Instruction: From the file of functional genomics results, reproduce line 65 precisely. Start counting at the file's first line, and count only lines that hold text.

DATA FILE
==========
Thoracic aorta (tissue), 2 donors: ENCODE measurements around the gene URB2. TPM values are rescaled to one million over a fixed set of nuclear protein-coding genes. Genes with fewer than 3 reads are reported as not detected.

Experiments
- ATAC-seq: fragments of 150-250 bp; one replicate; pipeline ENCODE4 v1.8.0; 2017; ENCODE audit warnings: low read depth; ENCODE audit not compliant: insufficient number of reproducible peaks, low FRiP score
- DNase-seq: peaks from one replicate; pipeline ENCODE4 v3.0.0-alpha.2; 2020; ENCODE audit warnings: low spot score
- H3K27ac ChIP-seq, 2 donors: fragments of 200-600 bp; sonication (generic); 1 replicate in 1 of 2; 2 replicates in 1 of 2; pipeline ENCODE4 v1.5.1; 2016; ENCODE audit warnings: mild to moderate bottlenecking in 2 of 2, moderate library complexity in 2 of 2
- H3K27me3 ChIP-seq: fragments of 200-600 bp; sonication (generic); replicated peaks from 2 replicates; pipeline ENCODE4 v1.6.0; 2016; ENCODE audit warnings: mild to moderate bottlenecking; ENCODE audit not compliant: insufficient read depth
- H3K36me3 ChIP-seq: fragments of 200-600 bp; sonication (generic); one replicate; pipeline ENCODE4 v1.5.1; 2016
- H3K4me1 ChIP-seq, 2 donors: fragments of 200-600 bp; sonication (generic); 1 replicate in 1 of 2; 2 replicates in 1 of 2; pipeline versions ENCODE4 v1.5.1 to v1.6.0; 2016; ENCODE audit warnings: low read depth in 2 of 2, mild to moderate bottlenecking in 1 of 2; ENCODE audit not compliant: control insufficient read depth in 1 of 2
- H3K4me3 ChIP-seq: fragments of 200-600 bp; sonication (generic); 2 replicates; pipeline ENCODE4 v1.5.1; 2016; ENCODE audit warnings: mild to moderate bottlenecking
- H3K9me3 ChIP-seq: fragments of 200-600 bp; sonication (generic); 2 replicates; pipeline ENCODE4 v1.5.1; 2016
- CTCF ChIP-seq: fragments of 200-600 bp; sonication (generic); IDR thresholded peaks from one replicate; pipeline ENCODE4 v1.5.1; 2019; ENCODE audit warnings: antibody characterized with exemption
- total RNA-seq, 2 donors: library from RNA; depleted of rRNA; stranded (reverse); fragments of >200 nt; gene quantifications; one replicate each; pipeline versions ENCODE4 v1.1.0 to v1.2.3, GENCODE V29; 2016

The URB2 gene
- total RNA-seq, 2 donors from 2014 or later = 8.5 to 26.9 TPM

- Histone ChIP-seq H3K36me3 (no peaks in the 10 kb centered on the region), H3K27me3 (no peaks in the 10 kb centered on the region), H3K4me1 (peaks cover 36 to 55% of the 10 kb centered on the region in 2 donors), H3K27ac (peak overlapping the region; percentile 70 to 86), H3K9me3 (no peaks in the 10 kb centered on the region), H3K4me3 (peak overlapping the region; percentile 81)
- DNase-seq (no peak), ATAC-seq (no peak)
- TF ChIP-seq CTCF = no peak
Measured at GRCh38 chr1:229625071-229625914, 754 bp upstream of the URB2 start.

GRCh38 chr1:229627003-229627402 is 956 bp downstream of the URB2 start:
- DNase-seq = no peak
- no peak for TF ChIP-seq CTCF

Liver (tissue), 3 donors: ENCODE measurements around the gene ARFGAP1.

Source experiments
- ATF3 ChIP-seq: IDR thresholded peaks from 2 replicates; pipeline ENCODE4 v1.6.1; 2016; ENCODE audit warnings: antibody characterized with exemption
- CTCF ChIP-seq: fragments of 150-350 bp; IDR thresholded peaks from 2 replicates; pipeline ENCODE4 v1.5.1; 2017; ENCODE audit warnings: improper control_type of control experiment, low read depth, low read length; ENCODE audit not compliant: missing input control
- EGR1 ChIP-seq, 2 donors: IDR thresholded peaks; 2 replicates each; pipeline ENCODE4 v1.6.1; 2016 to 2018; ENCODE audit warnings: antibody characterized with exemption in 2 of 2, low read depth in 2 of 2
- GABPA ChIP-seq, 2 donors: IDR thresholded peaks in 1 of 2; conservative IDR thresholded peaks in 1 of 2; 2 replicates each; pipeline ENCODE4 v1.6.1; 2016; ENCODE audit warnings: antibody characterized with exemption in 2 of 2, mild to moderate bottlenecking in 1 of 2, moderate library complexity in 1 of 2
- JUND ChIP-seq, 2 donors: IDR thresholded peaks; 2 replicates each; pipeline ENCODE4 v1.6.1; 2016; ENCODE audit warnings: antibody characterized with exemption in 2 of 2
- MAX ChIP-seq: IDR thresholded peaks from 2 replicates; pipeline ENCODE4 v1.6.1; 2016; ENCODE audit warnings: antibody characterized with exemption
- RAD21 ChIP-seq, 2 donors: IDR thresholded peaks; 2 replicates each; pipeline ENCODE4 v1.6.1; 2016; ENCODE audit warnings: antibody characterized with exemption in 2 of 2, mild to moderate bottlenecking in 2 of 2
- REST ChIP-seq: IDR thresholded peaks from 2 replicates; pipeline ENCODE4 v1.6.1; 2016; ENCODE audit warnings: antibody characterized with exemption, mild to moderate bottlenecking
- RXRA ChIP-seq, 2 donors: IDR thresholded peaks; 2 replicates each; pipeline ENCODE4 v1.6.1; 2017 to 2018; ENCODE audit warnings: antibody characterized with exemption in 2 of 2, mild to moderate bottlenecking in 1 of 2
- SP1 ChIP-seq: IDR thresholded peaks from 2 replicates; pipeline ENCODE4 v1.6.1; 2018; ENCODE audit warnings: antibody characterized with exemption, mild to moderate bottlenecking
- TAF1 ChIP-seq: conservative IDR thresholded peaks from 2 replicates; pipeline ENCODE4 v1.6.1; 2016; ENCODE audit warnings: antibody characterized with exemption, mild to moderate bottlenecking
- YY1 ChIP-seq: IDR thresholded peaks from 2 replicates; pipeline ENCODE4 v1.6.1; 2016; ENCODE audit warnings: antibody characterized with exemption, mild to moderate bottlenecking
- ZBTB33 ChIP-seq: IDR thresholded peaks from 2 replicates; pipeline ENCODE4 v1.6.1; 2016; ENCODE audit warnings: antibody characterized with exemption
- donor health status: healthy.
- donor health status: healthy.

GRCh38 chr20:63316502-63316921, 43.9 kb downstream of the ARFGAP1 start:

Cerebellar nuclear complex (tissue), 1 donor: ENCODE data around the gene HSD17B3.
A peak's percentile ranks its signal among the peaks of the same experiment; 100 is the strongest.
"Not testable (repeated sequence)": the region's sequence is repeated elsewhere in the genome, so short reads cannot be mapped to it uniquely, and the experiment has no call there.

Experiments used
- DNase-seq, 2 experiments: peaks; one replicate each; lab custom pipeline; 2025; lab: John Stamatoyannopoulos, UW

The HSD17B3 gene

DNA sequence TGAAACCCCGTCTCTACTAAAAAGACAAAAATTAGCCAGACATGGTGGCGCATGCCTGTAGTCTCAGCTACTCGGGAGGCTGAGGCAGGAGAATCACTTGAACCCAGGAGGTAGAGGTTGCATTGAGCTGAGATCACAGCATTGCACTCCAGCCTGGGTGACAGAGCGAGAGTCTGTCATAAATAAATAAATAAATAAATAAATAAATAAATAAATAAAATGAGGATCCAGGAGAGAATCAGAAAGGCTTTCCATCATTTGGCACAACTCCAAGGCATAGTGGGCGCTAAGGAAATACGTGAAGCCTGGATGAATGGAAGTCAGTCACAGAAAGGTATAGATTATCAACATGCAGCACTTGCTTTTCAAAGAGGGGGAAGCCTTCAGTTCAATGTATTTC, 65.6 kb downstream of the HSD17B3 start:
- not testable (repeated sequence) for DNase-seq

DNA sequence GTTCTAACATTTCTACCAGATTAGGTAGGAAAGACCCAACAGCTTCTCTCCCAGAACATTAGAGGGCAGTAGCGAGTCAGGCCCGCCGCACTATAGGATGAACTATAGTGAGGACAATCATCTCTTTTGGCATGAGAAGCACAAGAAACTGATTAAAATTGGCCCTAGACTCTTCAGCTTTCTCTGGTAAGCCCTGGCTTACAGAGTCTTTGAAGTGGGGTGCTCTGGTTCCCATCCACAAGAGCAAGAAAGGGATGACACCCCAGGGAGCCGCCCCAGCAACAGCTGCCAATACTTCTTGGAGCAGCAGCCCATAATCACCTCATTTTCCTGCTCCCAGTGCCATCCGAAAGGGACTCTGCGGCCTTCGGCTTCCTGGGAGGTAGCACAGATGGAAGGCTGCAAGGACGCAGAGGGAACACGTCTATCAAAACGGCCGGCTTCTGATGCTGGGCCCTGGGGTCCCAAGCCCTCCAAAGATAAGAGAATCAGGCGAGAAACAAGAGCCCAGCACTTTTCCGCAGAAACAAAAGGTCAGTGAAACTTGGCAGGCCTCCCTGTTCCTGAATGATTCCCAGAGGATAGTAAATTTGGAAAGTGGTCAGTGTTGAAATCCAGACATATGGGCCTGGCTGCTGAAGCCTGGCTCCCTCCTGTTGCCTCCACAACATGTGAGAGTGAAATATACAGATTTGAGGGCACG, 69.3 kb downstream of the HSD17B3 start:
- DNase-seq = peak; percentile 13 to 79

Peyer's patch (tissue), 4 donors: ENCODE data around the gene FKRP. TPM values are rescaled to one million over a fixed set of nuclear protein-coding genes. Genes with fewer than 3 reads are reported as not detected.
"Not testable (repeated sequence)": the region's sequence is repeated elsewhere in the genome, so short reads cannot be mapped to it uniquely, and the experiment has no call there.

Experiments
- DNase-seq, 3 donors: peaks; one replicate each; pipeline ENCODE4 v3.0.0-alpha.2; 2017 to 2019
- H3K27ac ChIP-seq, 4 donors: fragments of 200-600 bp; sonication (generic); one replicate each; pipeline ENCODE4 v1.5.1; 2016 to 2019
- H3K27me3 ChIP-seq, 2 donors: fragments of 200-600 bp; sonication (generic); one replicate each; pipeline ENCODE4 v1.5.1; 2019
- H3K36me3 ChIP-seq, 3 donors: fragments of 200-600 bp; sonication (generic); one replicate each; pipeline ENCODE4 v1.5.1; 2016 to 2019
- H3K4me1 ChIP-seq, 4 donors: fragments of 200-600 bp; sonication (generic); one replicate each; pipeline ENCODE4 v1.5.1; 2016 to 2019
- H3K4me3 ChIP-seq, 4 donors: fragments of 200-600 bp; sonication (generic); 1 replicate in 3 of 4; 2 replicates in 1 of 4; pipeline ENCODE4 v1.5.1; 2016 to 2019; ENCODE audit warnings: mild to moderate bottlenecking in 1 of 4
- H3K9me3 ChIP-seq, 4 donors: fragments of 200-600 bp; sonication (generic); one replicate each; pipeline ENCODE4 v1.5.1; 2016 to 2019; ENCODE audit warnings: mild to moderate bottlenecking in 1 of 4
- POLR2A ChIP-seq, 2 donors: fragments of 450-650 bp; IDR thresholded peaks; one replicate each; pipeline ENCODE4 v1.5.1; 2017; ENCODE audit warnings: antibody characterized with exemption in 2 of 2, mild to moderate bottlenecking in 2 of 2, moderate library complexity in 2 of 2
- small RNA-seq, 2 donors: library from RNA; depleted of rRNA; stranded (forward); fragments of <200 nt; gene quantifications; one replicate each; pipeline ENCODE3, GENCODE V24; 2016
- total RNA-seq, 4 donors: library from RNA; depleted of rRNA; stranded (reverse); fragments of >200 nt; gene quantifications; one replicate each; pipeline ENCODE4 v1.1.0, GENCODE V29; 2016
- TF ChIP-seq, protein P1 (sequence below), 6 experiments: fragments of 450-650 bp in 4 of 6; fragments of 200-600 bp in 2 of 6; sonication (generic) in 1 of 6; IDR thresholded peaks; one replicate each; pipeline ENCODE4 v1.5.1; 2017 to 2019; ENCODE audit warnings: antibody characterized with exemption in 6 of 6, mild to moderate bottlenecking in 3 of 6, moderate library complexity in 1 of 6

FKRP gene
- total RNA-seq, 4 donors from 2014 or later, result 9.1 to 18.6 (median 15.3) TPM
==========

- total RNA-seq, 4 donors from 2014 or later, result 9.1 to 18.6 (median 15.3) TPM